Earnings results can do one of three things every quarter: meet expectations, exceed expectations, or fail expectations. Meeting earnings expectations means the company has lived up to the analysts' predictions and earnings per share for the quarter are on target. A positive earnings surprise exceeds analysts' expectations, often driving the price up. A negative earnings surprise comes in below estimates, and the stock may sink following the announcement.

However, looking beyond this usually meaningless exercise in "meeting or beating estimates" can help you figure out exactly how well the company is performing. By the time a company reports a failure to meet earnings expectations, it may be too late to change your position on a stock. It is better to be forewarned. And the information that helps you predict the direction of a company's earnings is readily available in the financial statements and press releases from the company itself. Studying the income statement, the balance sheet, and the cash flow statement tells you volumes about the health of a company and whether its earnings are sustainable.

To simplify the search, focus on these common red flags: aggressive revenue recognition, manipulation of expenses downward, and changes in the business structure that may lead to unusual or extraordinary charges. Earnings releases are reported "pro forma," and that means there are no charges included in the figure. Charges can result in much lower earnings because they go to the bottom line -- net earnings. Understanding the quality of the company's business can help you predict if there will be charges and help you avoid losses.

Financial statements are a powerful ally in the hunt for earnings problems. What follows are three examples that can help you learn how to better interpret a company's true results.

Stuffing the channels
Bristol-Myers Squibb (NYSE:BMY) committed the classic example of a practice called "channel stuffing" to artificially inflate its quarterly and annual earnings. Bristol-Myers admitted to offering incentives to wholesalers and distributors to take on more drugs than needed for immediate sales. The incentives were generally offered towards the end of a quarter. Distributors were enticed to purchase products in an amount sufficient to meet quarterly sales projections from senior management at Bristol-Myers, but at quantities in excess of sales for the wholesalers. Distributors Cardinal Health (NYSE:CAH) and McKesson (NYSE:MCK) were saturated with Bristol-Myers' products.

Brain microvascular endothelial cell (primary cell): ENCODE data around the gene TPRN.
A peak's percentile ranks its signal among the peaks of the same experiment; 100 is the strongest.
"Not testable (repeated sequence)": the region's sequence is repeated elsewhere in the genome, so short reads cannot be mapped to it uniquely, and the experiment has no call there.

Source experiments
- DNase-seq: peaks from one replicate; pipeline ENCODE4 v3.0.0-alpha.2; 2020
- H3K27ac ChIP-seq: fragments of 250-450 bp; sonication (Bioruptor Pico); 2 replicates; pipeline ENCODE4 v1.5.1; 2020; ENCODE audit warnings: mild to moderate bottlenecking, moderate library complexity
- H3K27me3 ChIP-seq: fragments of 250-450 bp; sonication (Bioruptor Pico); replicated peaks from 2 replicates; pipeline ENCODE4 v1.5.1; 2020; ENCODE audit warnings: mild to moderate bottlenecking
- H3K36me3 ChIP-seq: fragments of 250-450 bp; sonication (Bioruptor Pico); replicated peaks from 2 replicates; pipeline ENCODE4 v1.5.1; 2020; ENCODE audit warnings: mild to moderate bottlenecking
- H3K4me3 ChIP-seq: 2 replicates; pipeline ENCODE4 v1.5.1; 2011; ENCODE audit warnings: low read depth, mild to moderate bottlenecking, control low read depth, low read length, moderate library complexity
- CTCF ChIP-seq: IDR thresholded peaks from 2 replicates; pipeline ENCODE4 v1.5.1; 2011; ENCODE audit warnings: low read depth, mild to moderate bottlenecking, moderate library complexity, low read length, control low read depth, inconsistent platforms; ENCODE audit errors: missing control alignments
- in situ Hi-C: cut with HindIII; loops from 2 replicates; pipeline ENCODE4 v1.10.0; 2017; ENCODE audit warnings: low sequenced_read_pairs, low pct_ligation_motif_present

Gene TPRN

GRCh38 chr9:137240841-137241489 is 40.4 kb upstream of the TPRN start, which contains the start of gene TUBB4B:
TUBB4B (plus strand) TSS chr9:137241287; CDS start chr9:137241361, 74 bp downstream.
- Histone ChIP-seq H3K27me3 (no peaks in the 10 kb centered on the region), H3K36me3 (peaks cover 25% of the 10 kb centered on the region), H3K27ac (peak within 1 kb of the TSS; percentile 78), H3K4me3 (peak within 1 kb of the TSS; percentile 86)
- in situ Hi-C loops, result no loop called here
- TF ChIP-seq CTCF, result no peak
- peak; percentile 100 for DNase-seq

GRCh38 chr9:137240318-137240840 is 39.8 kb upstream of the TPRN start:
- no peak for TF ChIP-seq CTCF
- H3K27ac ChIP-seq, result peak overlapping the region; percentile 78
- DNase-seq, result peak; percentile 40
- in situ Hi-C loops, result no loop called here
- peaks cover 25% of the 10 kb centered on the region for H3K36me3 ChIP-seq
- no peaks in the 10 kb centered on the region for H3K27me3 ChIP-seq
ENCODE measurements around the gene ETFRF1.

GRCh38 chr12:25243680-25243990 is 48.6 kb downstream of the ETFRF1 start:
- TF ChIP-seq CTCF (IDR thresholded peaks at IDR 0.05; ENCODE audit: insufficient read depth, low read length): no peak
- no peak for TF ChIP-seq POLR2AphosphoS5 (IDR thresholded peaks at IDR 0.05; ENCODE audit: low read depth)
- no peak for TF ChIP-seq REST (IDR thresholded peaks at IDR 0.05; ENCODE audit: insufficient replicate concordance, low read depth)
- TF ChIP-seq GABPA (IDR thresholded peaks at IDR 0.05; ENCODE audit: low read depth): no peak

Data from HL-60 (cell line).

In April 2002, the company disclosed the practice, and the price per share was cut in half. As a result of inappropriate revenue recognition, Bristol-Myers was forced to restate four years of earnings.

Was it possible to see beyond the rosy glow of the quarterly earnings reports? By comparing the balance sheet to the income statement, a diligent investor could have noticed some troubling trends.

The income statement and the balance sheet are joined at the hip, and manipulations in revenue most likely will show up in accounts receivables and inventory. While Bristol was booking revenue in advance of payment, accounts receivable and days sales outstanding were piling up. A look at the accounts receivable, days sales outstanding, and revenue by quarter in 2001 would have sent a clear message that something was wrong.

3/31/01 6/30/01 9/30/01 12/31/01
Accounts receivable (in billions) 3.4 3.6 3.8 3.7
Revenue (in billions) 5.3 5.3 4.6 3.0
Days sales outstanding 57.7 61.2 74.3 111.0
Growth revenue -- 0% -13.2% -34.8%
Growth in accounts receivable -- 5.9% 5.6% -2.6%
% Accounts receivable to revenue 64.1% 67.9% 82.6% 123.3%

With these simple calculations, it was easy to see the growth of revenue was out of sync with receivables and days sales outstanding. While revenue was actually declining from one quarter to the next, accounts receivable was increasing and uncollected accounts was becoming a larger percentage of booked revenue every month. Days sales outstanding increased dramatically from around two months to almost four. Bristol-Myers was not being paid for product that was going out the door, and distributors were stuffed with inventory. This is an example of aggressive revenue recognition.

AOL's sleight of hand
The flip side of the coin for maximizing revenue recognition is minimizing expenses. Time Warner's (NYSE:TWX) America Online division (prior to purchasing Time Warner) turned losses into gains by transforming operating expenses into capitalized expenses. Advertising costs associated with subscriber acquisition were converted to assets by classifying them as capital expenditures.

As with any capital expense, the full impact of the cost reflected on the income statement is postponed and a depreciation schedule is set up. The expense is taken incrementally against revenue over time. The huge outlay of cash AOL spent to recruit customers magically disappeared as the expense was turned into an asset on the balance sheet. If AOL had counted these costs as an expense, the 1995 pretax loss would have been $98 million instead of $21 million. The pretax income of $62 million reported for the year 1996 would have in reality been a loss of $62 million. AOL was able to report profits for six of eight quarters 1995 and 1996 by capitalizing its advertising costs. This accounting maneuver minimizes a company's expenses and can cause unwelcome earnings surprises in the form of restatements.